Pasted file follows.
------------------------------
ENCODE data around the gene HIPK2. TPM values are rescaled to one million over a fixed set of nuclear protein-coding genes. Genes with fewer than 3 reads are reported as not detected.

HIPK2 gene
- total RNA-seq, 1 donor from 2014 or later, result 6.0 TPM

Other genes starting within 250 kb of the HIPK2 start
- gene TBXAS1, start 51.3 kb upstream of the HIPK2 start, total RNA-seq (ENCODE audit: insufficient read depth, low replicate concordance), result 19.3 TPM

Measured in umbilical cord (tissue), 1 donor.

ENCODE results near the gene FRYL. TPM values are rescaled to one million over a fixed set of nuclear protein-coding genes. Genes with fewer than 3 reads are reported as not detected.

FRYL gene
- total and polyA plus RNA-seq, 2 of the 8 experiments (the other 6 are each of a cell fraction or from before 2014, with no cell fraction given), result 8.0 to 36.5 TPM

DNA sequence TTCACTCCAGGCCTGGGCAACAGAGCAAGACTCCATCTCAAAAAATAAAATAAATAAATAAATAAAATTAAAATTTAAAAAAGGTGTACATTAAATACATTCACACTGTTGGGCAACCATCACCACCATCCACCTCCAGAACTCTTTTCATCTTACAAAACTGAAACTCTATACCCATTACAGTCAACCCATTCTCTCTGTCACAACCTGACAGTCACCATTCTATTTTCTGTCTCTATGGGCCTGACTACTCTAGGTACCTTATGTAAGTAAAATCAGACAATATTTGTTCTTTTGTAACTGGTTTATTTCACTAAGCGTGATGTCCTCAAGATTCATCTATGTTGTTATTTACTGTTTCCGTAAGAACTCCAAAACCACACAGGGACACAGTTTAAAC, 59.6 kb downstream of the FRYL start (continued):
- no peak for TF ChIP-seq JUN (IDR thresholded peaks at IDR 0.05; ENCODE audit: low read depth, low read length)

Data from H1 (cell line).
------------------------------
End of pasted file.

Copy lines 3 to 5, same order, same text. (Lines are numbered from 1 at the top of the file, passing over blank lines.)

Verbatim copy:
- total RNA-seq, 1 donor from 2014 or later, result 6.0 TPM

Other genes starting within 250 kb of the HIPK2 start
- gene TBXAS1, start 51.3 kb upstream of the HIPK2 start, total RNA-seq (ENCODE audit: insufficient read depth, low replicate concordance), result 19.3 TPM